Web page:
This article was published in yesterday's California Catholic Daily. We commend Mr. Arata for his concern.
Catholic high school in Concord exposed
The following are excerpts of an April 27 email received from Mike Arata, a reader in the East Bay area, Oakland diocese.
Brother Robert Wickman, who returned as principal at Concord's De La Salle High School (known far and wide for its football program) has promoted at least two homosexualist programs at the school this year, most recently last week:
1. The Laramie Project - Brother Wickman wrote favorably about this homosexualist play in the school newspaper Spartan Spotlight’s October 2011 edition. The play was shown in November. Brother Wickman misrepresented (through omission) the Church's relevant positions on homosexuality in the newspaper story.
2. Day of Silence — On Wednesday of last week (April 18), Brother Wickman announced his support for the school’s Friday (April 20) participation in this [GLSEN-driven] day of activism.
The announcement was quickly removed from the school’s web site. But I found a cached copy of the page — and have pasted it further below in case the link becomes inactive. I have also attached an MS Word-stitched screen shot -- color highlights remaining from the search -- and the MS Word copy is clearer at this end.
17 years ago (during Brother Wickman’s earlier stint as principal at De La Salle), my wife and I protested a co-ed St. Valentine’s Day presentation of Secrets, a salacious, condom-promoting live performance by Kaiser Permanente’s Educational Theatre group, to De La Salle and Carondelet High School students.
We detailed/previewed the performance’s grossly inappropriate content in a meeting with Brother Wickman — content which promoted teenage behavior that is immoral, unhealthy, and illegal (not to mention diametrically opposed to Church teaching) — and requested that Brother Wickman cancel the event, which had apparently been coordinated / scheduled by Brother Jack Henderson.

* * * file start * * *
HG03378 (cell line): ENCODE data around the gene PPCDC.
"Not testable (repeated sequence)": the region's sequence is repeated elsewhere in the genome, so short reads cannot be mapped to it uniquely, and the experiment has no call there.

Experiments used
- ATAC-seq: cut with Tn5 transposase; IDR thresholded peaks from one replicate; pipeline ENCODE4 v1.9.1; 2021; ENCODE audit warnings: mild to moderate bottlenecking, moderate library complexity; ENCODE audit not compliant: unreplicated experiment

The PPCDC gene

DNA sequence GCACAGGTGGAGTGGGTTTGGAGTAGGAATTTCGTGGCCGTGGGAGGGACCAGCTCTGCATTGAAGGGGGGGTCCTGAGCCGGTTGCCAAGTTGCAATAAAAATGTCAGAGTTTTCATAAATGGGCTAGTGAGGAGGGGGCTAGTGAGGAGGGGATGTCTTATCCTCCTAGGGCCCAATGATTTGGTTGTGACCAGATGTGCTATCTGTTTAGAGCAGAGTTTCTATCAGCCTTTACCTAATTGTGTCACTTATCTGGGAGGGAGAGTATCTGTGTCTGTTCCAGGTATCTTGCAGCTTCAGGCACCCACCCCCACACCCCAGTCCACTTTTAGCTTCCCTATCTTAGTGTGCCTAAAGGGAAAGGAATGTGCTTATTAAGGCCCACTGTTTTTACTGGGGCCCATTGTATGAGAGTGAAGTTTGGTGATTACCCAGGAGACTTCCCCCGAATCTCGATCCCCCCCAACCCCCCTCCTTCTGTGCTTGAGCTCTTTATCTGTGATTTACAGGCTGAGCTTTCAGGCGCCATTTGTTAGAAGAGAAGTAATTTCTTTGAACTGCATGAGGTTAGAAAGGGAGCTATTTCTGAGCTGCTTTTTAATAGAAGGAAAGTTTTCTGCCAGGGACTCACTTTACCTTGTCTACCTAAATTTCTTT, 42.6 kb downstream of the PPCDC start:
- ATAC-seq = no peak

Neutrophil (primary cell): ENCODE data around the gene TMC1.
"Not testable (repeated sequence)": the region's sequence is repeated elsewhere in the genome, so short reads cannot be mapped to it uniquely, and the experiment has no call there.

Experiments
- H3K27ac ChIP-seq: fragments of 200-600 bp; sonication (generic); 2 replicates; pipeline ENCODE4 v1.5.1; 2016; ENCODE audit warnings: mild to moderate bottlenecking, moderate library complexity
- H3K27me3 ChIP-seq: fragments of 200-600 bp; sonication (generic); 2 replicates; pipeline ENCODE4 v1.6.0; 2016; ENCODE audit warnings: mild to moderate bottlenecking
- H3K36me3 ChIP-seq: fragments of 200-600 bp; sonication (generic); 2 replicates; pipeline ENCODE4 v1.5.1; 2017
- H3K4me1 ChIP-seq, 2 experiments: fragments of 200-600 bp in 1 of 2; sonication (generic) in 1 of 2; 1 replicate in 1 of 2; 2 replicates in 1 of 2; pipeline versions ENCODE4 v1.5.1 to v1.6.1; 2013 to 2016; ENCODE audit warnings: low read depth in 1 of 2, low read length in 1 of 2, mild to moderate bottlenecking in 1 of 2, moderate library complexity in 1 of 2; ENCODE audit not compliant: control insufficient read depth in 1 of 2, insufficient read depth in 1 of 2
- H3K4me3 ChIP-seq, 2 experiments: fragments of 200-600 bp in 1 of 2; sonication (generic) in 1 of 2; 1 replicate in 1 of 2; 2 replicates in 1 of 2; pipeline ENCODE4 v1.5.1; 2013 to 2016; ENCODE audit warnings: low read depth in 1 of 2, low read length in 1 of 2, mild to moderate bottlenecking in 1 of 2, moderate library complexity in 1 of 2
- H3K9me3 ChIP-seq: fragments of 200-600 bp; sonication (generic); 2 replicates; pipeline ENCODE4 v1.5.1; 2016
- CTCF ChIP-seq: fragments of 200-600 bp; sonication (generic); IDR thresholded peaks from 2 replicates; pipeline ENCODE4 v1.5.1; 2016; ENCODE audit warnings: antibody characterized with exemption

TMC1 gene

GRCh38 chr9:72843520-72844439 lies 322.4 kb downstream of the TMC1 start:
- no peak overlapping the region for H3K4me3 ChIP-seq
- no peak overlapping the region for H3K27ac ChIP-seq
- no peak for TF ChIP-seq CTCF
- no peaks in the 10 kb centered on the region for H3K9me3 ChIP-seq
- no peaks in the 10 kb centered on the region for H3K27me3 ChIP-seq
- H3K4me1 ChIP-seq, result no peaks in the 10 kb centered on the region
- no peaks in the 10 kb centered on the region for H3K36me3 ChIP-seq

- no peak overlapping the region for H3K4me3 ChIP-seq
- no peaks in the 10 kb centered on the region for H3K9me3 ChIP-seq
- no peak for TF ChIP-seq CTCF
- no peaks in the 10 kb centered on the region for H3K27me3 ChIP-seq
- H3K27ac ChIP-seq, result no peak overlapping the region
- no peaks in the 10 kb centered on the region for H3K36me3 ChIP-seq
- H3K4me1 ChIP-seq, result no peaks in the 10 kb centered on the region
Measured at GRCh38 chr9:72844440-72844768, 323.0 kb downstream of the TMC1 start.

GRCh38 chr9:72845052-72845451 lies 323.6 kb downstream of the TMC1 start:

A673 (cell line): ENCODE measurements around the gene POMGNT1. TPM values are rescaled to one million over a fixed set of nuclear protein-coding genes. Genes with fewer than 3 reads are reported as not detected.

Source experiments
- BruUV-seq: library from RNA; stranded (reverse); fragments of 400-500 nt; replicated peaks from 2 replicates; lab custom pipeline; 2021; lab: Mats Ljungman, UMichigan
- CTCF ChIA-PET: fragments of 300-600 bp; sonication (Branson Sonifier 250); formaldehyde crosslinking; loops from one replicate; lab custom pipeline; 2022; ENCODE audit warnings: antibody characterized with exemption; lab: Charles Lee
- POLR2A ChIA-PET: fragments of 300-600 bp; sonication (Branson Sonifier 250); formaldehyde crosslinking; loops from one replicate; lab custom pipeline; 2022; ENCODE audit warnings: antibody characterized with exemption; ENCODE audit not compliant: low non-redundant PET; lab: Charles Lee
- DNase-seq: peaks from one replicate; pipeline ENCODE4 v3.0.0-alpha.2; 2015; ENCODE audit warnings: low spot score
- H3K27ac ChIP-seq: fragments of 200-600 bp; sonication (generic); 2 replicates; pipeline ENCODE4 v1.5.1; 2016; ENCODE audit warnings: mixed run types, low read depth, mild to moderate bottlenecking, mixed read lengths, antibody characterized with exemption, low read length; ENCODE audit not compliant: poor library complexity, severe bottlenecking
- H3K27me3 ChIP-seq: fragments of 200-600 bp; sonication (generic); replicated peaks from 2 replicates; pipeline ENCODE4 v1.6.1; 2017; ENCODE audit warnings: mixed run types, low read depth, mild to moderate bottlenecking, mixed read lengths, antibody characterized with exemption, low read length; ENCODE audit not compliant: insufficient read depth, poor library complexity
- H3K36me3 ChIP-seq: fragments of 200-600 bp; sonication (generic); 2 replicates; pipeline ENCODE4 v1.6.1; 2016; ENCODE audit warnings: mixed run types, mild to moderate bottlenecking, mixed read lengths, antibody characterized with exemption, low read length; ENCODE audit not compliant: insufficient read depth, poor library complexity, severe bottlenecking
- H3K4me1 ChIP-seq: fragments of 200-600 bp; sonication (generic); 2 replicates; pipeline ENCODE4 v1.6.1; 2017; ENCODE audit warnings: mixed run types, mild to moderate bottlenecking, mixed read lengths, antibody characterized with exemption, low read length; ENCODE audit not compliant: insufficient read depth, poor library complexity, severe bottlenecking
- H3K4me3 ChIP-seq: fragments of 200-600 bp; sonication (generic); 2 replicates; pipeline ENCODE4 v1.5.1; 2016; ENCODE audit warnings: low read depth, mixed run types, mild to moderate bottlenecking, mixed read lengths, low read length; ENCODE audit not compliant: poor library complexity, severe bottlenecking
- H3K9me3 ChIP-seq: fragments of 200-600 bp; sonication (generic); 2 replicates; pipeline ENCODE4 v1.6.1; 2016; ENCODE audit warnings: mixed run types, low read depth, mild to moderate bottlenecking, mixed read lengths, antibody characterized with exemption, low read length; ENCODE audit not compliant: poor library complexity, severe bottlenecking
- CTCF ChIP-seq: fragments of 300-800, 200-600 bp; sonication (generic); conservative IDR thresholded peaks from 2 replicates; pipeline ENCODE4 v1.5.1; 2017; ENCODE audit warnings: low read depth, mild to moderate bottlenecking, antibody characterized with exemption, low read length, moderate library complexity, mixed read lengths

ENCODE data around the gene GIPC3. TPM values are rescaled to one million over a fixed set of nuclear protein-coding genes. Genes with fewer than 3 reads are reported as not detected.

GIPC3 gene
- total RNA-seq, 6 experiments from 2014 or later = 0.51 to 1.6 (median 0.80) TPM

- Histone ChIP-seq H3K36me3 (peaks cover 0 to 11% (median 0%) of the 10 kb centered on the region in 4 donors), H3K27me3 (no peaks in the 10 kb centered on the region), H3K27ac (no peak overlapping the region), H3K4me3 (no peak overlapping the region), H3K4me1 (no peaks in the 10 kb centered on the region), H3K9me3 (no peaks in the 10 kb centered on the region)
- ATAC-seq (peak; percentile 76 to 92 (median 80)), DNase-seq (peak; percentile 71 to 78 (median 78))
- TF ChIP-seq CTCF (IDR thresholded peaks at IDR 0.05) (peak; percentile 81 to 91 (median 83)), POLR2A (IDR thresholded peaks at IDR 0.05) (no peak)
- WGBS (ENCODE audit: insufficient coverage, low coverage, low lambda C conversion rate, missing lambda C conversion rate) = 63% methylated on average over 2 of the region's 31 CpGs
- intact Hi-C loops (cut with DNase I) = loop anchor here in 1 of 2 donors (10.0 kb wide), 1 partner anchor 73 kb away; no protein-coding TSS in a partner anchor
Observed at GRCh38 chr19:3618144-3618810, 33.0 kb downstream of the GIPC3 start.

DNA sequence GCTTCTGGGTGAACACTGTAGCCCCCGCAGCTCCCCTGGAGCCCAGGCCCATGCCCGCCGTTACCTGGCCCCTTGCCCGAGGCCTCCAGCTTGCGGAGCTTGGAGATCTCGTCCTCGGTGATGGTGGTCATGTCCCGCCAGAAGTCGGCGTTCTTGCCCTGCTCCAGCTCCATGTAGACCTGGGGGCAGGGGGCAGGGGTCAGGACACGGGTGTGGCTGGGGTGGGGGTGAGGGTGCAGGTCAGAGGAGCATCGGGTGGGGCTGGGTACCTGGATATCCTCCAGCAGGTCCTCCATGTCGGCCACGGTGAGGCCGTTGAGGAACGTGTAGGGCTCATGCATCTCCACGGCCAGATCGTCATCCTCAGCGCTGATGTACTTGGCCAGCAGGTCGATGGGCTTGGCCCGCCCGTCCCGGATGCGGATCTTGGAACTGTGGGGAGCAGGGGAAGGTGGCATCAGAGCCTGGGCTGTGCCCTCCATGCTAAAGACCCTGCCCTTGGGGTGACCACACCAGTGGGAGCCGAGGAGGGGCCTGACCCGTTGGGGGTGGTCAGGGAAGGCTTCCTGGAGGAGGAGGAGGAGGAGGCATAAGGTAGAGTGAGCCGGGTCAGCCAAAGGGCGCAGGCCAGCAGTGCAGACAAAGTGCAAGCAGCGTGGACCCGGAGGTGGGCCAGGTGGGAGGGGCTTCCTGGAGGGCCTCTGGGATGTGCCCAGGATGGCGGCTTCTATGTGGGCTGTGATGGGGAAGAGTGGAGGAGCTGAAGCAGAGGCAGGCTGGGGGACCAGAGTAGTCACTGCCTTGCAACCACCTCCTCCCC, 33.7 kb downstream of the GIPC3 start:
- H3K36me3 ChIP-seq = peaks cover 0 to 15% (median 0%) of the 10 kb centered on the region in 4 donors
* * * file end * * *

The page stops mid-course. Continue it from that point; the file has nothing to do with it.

[Brother Henderson collaborated later the same year with the notorious, self-outed homosexual Father James Schexnayder in a presentation at a conference of the Bay Area Network of Gay and Lesbian Educators, conducted at Holy Names College.]
Brother Wickman permitted the Secrets performance to proceed despite our objections and those of other parents. The performance, presented to a co-ed assembly of high school boys, girls, and faculty members in the Carondelet gym, was followed by an extraordinarily perverse question-and-answer session involving students and the twenty-something Kaiser performers. Wickman later apologized to us — but the harm we predicted had been done.
I have transmitted to Wickman copies of our protest letters from 1995, and now a list of 20 questions regarding his homomosexualist promotions (the two we know about, that is) during this current school year."
Among the comments to the story, some of which are informative, Br. Wickman sent this response. It was broken into two sections in CalCatholic's comments section because of the character limit. We have combined the two into a single response:
"As I was not contacted by the California Catholic Daily for a comment on Mr. Arata’s piece, I here supply you with my response to him. April 30, 2012 Dear Mr. Arata, I am in receipt of your correspondence of April 26, 2012. I remember well our interactions in 1995 and am disappointed to see from your April 26 message, both its tone and content, that you still carry an adversarial mindset and a disposition to characterize the views, intentions, and actions of others in a most unfair and uncharitable manner. You also have a less than accurate recollection of our interactions, including your notion that I somehow apologized to you in the aftermath of the Kaiser assembly. I recall quite well that I commented to you and others that I would have scripted the show differently in parts. I have been known to say that about a wide range of theatrical presentations. I also take exception to your characterization that I “misled readers” in my letter in the October issue of Spartan Spotlight. Insofar as you seem poised to write an article that will cast De La Salle High School in an unfavorable light of your own making, I will not be providing you with answers to your list of 20 questions. I will, however, comment in a more general fashion. De La Salle High School is a recognized and revered ministry of the Brothers of the Christian Schools. It operates with the approval of the Roman Catholic Diocese of Oakland. De La Salle’s program of studies, environment of the school, and extracurricular activities are all designed to advance our mission to provide the best in contemporary, Catholic, college preparatory education for young men. Indeed, our Catholic identity and Lasallian character serve as anchor and horizon for us in all we do. Our programs are created, developed, and refined under the guidance of the teachings of the Roman Catholic Church and the prescriptions of the Brothers of the Christian Schools. Our students are taught well what the Church proclaims. Our Catholic students are given the tools to become better Catholics.
Posted by Gibbons J. Cooney